Pepper had several recurrent meltdowns—she cried, clung to the cage and wouldn’t leave. She really did suffer from post-traumatic stress—I’ve had a few birds like that, but it took her a long time for her to get the courage to leave the aviary. I guess you could say I was her therapist.  Perhaps because of the length of time she spent with me, we bonded deeply.

Their brains may be the size of a BB, yet they can store so much information. They migrate, have spatial memory, and as I learned through Pepper and some of my other rescues, complex emotional memory. Hummingbirds have incredible emotions. And I think we misunderstand them by thinking that they do not.

We need to change our approach toward all living beings—if something as diminutive as a hummingbird can share the kind of powerful emotions we need to rethink our attitudes, big time.

You tell a horrid story of a family trying to rehab a hummingbird on their own and starving it to death.

This is the most painful of rehab stories. Some people believe they can make a hummingbird a pet, which is not only illegal but inhumane. Hummingbirds cannot live in captivity for long. They need to fly. But some people, usually people with kids, think it will be fun for their children to raise them, not realizing that hummingbirds eat 200 to 300 fruit flies a day. Sugar water, or nectar, is not their primary staple. Protein is. If they don’t get protein they starve to death. It’s just ghastly the way these young birds look when we finally get them. They are so starved by sugar water they turn their heads away when you try to feed them. They are afraid of eating!  

I love the story of Iris—who was a rehabber in her own right—tell us about this remarkable little creature.

Iris was accurately named after the Greek goddess of the rainbow, linking the earthly world with the divine. And that’s what she did: she taught me things about hummingbirds I didn’t know before. When she first came into the rescue, she actually moved out of her faux nest and into a nest with two chicks, whom she groomed and protected with her wings, like a mother. It was amazing and a real eye-opener to me, because I learned that these tiny birds have not only huge personalities but different personalities.

Hollywood is full of crazy people, as we all know. Tell us about some of your more peculiar calls.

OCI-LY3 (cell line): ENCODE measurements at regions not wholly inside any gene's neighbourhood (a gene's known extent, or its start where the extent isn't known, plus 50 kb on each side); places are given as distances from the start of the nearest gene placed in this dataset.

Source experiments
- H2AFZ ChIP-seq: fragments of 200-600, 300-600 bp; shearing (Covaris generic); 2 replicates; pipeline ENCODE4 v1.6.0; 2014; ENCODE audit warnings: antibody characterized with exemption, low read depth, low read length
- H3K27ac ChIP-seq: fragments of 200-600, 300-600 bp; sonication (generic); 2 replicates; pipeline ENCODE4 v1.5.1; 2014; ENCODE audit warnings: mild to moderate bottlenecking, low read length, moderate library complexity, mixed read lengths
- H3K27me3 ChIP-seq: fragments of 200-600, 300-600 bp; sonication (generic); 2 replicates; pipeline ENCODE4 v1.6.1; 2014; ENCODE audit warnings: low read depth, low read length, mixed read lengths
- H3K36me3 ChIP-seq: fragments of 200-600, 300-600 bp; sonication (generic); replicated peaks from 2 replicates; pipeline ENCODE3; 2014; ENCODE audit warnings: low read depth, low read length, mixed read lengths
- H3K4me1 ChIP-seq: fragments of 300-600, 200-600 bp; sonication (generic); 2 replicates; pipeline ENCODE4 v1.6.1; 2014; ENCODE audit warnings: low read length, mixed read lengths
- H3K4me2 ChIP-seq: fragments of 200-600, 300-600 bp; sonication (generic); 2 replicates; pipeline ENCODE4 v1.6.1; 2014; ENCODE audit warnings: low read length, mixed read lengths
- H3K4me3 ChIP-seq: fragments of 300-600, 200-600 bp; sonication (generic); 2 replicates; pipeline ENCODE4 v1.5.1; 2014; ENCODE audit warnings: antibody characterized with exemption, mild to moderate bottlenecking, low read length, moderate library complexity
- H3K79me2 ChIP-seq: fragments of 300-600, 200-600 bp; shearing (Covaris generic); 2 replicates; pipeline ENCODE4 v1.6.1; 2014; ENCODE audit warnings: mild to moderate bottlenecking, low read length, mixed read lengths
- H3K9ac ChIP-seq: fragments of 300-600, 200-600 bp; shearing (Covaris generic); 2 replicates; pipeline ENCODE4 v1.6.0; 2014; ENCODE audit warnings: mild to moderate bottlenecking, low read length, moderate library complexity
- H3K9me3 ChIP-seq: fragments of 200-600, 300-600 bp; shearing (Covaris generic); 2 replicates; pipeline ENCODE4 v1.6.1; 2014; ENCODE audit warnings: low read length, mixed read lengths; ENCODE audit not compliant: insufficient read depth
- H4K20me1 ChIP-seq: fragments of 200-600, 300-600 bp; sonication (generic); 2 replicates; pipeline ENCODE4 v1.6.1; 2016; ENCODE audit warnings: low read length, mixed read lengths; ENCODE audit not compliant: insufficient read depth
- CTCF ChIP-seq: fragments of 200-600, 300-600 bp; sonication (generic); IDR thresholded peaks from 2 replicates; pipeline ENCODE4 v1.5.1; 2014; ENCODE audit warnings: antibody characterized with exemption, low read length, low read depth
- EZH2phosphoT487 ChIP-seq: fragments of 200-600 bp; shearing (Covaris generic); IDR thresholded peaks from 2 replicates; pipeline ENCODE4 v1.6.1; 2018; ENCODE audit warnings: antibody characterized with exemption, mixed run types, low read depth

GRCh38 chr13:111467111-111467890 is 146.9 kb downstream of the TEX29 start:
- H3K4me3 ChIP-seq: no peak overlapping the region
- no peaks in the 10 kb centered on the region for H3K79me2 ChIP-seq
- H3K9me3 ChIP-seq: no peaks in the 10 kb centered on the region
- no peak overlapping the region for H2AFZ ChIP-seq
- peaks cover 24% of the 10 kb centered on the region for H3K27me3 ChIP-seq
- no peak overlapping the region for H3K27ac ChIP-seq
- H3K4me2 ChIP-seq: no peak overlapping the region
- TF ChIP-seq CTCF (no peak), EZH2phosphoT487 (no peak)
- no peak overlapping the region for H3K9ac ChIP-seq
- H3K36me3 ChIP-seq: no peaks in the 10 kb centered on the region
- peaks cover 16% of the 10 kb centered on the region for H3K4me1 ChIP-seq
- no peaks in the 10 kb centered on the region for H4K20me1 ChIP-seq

You can’t even imagine. People believe that the hummingbirds are divinely sent spirits, or shape shifters. They think they are dead relatives coming back to communicate with them. Evidently, there’s a lot of telepathic communication going on in Hollywood between people and their hummingbirds. And, of course, everyone believes they’re specially assigned to these birds! [Laughs uproariously]

You had a bird that you thought wasn’t going to make it because he had lost his wing feathers. But something unusual happened.

A blind man had a nest that his cat brought him, which ended up in the ICU with the other chicks and rescues. I was worried about a chick whose wing feathers appeared to be gone, which can happen sometimes. This bird came in after a Santa Ana windstorm and he was very young and strong, unbelievably healthy. But it appeared that his wing feathers were missing and that meant he was doomed.

But this blind man encouraged me to continue trying to open up the wing. He believed that the feathers were still there. I’d been working on the bird for three hours and was ready to give up, but he said, "the feathers are still there." I don’t know how he knew but he had very intense auditory skills and he ended up being right! There was a little bubble of tree sap that had gotten on the wing and bonded the feathers together. I dissolved the sap and the feathers popped out like a miracle.

You confess to having a rare disease that other rehabbers come down with during fledging season called kitchenheimers. I think my wife suffers from that without any birds in our lives. Can you explain what it is?

Kitchenheimers is a common problem for rehabbers, because you need so many supplies for the 60-70 birds you’re caring for in four different types of cages. A lot of them have special dietary needs or need medication, so you’ve got a lot on your mind. I’m overwhelmed, exhausted and end up circling the kitchen so much I don’t even know what I’m looking for anymore! [Laughs]

I just know I need something, so I start looking! There are probably five things I came in there for, but if I end up with three I count myself lucky. That’s kitchenheimers at its worst.

What inspires you in your work with hummingbirds?

We have probably released 10,000 hummingbirds over the last ten years, so I know rehab is working. But it’s the moment when you release them that inspires me most. They fly out the aviary, spiral hundreds of feet into the sky, and you think about the way they came in, as orphaned or injured creatures with absolutely no hope…  To see them in that glorious moment, dozens of them spiralling up into the air above the city, is just exhilarating!

Simon Worrall curates Book Talk. Follow him on Twitter or at simonworrallauthor.com.